Senate Vote Advances President's Effort to Kill War Crimes Act
The Coming Debate
Bush officials have not acknowledged that one of their real motives for gutting the War Crimes Act is to protect themselves from being prosecuted for their own crimes. But so far they have apparently offered only one other reason for tampering with the law: The existing law, especially the Geneva language prohibiting "outrages upon personal dignity, in particular humiliating and degrading treatment," is too vague to enforce. (Perhaps the Bush Administration should declare the US Constitution's ban on "cruel and unusual punishment" as too vague to enforce as well.)
Fidell noted in an August 9 Washington Post article that military law includes many terms like "dereliction of duty," "maltreatment" and "conduct unbecoming an officer" that may appear vague but that are nonetheless enforceable. The Army Field Manual bars cruel and degrading treatment. When Attorney General Gonzales recently testified at a Senate Armed Services Committee hearing that "outrages upon personal dignity" was too ambiguous, Senator John McCain stated that top military lawyers see no problem in complying with Common Article 3.
The arguments for preserving the War Crimes Act and rejecting the Bush amendments, in contrast, are multiple and overwhelming:
1. Commitment to the Geneva Conventions protects US service people from future retaliation.
As former Secretary of State Colin Powell has argued, abandoning the Geneva Conventions would put US soldiers at greater risk, would "reverse over a century of US policy and practice in supporting the Geneva Conventions" and would "undermine the protections of the law of war for our troops, both in this specific conflict [Afghanistan] and in general."
2. The War Crimes Act will prohibit "torture-lite" in the future.
According to Scott Horton, the proposed legislation is "designed to provide an OK to certain techniques which fall just short of torture that are being used by the CIA," including "waterboarding, longtime standing and hypothermia," techniques that have been "linked to severe injuries and fatalities."
3. The War Crimes Act will prohibit future Abu Ghraib-type outrages.
The Bush Administration's legislation would remove the prohibition on "outrages upon personal dignity, in particular humiliating and degrading treatment." Repealing the War Crimes Act, the Washington Post's R. Jeffrey Smith reported, is decriminalizing the forced nakedness, use of dog leashes and wearing of women's underwear that shocked the world at Abu Ghraib prison.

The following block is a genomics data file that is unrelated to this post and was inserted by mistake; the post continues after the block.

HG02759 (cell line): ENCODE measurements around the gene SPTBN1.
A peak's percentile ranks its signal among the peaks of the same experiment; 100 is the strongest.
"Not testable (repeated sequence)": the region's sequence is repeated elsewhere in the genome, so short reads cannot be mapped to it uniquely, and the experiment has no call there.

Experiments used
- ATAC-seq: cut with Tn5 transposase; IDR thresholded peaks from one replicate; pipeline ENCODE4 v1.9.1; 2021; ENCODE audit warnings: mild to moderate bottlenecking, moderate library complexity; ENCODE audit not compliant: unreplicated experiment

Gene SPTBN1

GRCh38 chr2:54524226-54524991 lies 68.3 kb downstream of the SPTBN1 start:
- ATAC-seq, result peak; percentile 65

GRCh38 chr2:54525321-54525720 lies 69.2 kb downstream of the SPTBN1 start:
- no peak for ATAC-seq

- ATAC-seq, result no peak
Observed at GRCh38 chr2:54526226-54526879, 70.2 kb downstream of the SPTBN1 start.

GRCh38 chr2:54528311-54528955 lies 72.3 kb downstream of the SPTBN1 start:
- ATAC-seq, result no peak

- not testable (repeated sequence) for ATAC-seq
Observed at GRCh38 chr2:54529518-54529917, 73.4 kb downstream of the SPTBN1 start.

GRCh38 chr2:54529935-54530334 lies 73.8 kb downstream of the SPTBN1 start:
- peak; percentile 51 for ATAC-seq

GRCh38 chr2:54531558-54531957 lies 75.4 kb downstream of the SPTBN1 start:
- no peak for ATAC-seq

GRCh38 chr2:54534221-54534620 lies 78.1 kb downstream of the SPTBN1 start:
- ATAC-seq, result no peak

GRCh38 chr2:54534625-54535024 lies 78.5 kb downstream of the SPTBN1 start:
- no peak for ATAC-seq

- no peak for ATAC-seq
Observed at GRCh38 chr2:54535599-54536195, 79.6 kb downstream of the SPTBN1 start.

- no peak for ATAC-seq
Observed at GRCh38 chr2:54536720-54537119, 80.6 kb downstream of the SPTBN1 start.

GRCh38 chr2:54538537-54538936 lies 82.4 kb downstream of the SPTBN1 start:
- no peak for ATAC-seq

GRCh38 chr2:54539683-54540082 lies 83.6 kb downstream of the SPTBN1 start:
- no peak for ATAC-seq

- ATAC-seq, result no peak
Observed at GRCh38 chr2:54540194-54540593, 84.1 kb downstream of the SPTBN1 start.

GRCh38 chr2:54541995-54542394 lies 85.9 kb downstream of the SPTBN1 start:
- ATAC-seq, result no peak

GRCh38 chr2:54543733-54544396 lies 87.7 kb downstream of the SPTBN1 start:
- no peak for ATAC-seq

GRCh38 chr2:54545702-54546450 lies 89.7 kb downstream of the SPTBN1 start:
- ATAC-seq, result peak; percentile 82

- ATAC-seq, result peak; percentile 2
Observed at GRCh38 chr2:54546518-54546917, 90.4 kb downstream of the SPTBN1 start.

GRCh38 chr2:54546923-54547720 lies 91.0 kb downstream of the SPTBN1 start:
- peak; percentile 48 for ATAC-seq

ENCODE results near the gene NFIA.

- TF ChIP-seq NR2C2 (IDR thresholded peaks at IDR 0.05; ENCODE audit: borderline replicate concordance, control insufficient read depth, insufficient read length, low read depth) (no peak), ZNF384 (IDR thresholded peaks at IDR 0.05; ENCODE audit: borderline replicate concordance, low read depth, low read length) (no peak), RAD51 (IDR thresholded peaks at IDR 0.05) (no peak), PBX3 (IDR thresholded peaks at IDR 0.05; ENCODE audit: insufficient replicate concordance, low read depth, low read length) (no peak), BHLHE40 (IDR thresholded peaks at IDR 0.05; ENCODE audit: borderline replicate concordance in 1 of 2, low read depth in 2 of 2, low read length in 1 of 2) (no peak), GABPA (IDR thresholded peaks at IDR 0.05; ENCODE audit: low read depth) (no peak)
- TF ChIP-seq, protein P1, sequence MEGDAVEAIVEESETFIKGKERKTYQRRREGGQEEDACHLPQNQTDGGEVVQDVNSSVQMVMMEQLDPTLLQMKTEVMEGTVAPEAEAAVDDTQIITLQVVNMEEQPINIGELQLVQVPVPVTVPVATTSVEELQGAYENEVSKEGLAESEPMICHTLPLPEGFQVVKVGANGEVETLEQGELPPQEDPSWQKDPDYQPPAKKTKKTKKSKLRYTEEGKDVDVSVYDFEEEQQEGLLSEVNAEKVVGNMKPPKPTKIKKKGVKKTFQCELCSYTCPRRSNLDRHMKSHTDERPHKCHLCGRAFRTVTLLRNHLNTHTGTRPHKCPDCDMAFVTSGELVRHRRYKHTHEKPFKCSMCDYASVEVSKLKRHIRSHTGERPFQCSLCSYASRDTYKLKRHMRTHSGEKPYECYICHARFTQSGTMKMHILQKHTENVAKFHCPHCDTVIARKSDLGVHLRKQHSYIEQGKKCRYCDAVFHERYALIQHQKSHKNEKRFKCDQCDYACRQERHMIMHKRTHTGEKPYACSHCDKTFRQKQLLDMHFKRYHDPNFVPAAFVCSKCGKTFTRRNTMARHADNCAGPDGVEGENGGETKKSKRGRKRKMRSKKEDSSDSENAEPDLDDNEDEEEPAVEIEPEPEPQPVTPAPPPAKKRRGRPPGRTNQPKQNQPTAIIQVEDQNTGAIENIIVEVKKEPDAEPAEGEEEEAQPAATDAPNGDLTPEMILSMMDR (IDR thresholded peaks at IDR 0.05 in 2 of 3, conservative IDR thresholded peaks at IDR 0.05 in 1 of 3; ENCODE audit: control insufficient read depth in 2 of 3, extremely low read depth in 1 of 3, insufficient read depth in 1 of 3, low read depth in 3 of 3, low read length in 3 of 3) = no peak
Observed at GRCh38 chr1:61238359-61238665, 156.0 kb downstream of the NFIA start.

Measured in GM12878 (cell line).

Derek P. Jinks an assistant law professor at the University of Texas, author of a forthcoming book on the Geneva Conventions, said in an August 9 Washington Post article that the "entire family of techniques" used to degrade, humiliate and coerce prisoners at Abu Ghraib and Guantánamo "is not addressed in any way, shape or form" in the Bush Administration's proposal. Retired Army Lieut. Col. Geoffrey Corn, until recently chief of the war law branch of the Army's Office of the Judge Advocate General, said in the same article, "This removal of [any] reference to humiliating and degrading treatment will be perceived by experts and probably allies as 'rewriting'" the Geneva Conventions.
This "rewriting" could have very concrete ramifications in practice. The international tribunal prosecuting war crimes in the former Yugoslavia deemed acts like placing prisoners in "inappropriate conditions of confinement," forcing them to urinate or defecate in their clothes, and threatening them with "physical, mental, or sexual violence" to be humiliations, degrading treatment and outrages. The proposed changes to the War Crimes Act would indicate that it is not a crime for Americans to conduct such acts.
4. Gutting the War Crimes Act will promote the perception of the United States as an outlaw country.
As a letter signed by sixteen members of Congress recently said, such legislation "would harm the reputation of the United States as a leader promoting and protecting human rights." What would be more deserving of scorn than a country that lets potential war-crime defendants repeal the very law under which they might be prosecuted?
5. The Bush legislation unfairly exempts high government officials from the very war crimes charges they are leveling against lowly "grunts."
Since the start of the Iraq War there have been more than thirty prosecutions under the military law that prohibits war crimes, with many more pending. But they have all prosecuted low-level military personnel. Gutting the War Crimes Act would leave the military "bad apples" at the bottom subject to prosecution but would let the civilian "bad apples" at the top evade all responsibility.
As Horton points out, the Uniform Code of Military Justice already incorporates the Geneva Convention rules, but it does not apply "to Donald Rumsfeld or Stephen Cambone or to people in the White House." The point of the War Crimes Act is that it "spreads the application of the Geneva Conventions the next level up to civilians, and particularly to civilian policymakers." From the beginning, the "prosecutorial focus" of the War Crimes Act "was intended to provide deterrence at that level." Repealing it undermines the fundamental principle of equal justice under law.